Central Otago Diabetes
Dr Ben Wheeler
Type one diabetes is the second most common chronic condition in children after asthma. Children with diabetes require very close management and care, and have frequent interactions with health services. But what do you do if seeing your diabetes specialist requires days off work and school and an eight-hour round trip over country roads?
09 September 2015
A paediatric diabetes telemedicine clinic, introduced by Southern DHB paediatric endocrinologist Dr Ben Wheeler, could be the answer. For the Central Otago children under Dr Wheeler’s care, long car treks to Dunedin every three months have been replaced by a half hour video conference in the clinic at Dunstan Hospital in Clyde.
Dr Wheeler, one of only two paediatric endocrinologists in the South Island, provides paediatric diabetes services across the Otago area and beyond. There are about 100 children and young people with type 1 diabetes in the Otago area.
“Previously, children living in Central Otago would have to travel to see me every three months,” he says. “That meant a round trip of six to eight hours and time off work for mum and dad – sometimes two days if they came the night before. Often brothers and sisters would need to come too – all this for a half hour consultation.
“Now, children go to the clinic in Dunstan and video conference with me in my office in Dunedin. In the Dunstan clinic, diabetes nurse specialist Sharon Sandilands examines the child, downloads glucose metres and insulin pumps and prescribes medications. Dietician Nicky McCarthy offers diet advice at the same clinic session. From Dunedin, I review test results and discuss treatment and any issues with the patient via video link.
“Not only does this save whole families a huge amount of time and inconvenience, it means they develop strong links with the Dunstan team and have someone local they can call if they need help or advice.”
Wanaka parent Jo Harry’s two daughters – Kate (10) and Sam (12) – attend the clinic at Dunstan. Jo says being able to access care closer to home is fantastic.
“As a family living in a rural area the clinic is really convenient and makes a huge difference. It takes the pressure off the family especially in travel time to Dunedin and it also means that we don’t have to take as much time off work and school.”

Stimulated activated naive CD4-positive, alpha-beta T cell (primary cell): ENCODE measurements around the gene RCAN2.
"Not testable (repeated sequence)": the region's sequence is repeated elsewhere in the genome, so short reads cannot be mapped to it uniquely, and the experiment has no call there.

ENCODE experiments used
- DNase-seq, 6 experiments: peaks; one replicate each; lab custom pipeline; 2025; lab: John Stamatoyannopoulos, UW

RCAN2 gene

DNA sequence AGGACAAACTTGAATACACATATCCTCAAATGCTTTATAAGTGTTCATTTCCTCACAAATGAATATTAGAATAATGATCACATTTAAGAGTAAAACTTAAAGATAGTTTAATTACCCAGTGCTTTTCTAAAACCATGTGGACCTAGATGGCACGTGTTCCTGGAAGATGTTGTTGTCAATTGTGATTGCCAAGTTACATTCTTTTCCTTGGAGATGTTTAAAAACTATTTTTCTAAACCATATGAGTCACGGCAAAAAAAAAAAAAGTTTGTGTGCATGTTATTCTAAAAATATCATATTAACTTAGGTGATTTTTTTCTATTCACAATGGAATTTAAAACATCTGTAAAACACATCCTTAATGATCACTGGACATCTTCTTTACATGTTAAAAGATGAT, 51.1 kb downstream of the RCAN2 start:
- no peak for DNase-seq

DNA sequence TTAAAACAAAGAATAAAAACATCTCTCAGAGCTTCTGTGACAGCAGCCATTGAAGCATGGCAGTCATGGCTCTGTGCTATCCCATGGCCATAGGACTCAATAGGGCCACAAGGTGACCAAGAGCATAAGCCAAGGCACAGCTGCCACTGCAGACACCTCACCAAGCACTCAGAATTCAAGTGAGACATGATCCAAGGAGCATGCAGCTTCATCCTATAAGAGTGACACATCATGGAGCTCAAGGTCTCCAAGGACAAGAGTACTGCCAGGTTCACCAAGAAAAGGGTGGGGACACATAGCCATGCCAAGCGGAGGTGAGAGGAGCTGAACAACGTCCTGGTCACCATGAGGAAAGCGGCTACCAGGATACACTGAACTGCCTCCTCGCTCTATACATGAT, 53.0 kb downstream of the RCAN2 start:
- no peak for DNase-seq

Previously, the trip to Dunedin every three months meant a day off work for one parent and a day off school for the girls. “Now we only need to go to Dunedin once a year, and everything else can be done via the local clinic.”
Dr Wheeler says the whole set up has been easy and low cost.
“For my office in Dunedin, the DHB purchased a webcam and speakers. We were awarded funding as part of Southern DHB’s 2014 innovation challenge, and that went towards set up. It would have cost no more than a couple of hundred dollars.
“Our software is Microsoft Lync, which has performed extremely well, and is one of the few platforms approved for transferring sensitive material so there is very good data security. All records are either sent to the Cloud, or if they are written records, securely scanned through to me.
“We have had the odd minor technical hitch, like an issue with a camera at one end, and a bad line, but overall it has gone extremely smoothly.”
Ben Wheeler says the new approach has also helped create a great team spirit with those in Dunstan. “Because we are sharing the management of patients, we have far more contact now – we discuss results and the best treatment approach for each child.”
Using telehealth to manage paediatric diabetes patients has the potential to be used across the South Island, and beyond – a colleague of Ben’s already provides a similar service out of Nelson, for patients in Blenheim.
“There is a lot of interest in what we are doing,” says Ben, “I am sensing the beginning of a wave of people who are thinking about introducing this type of service.”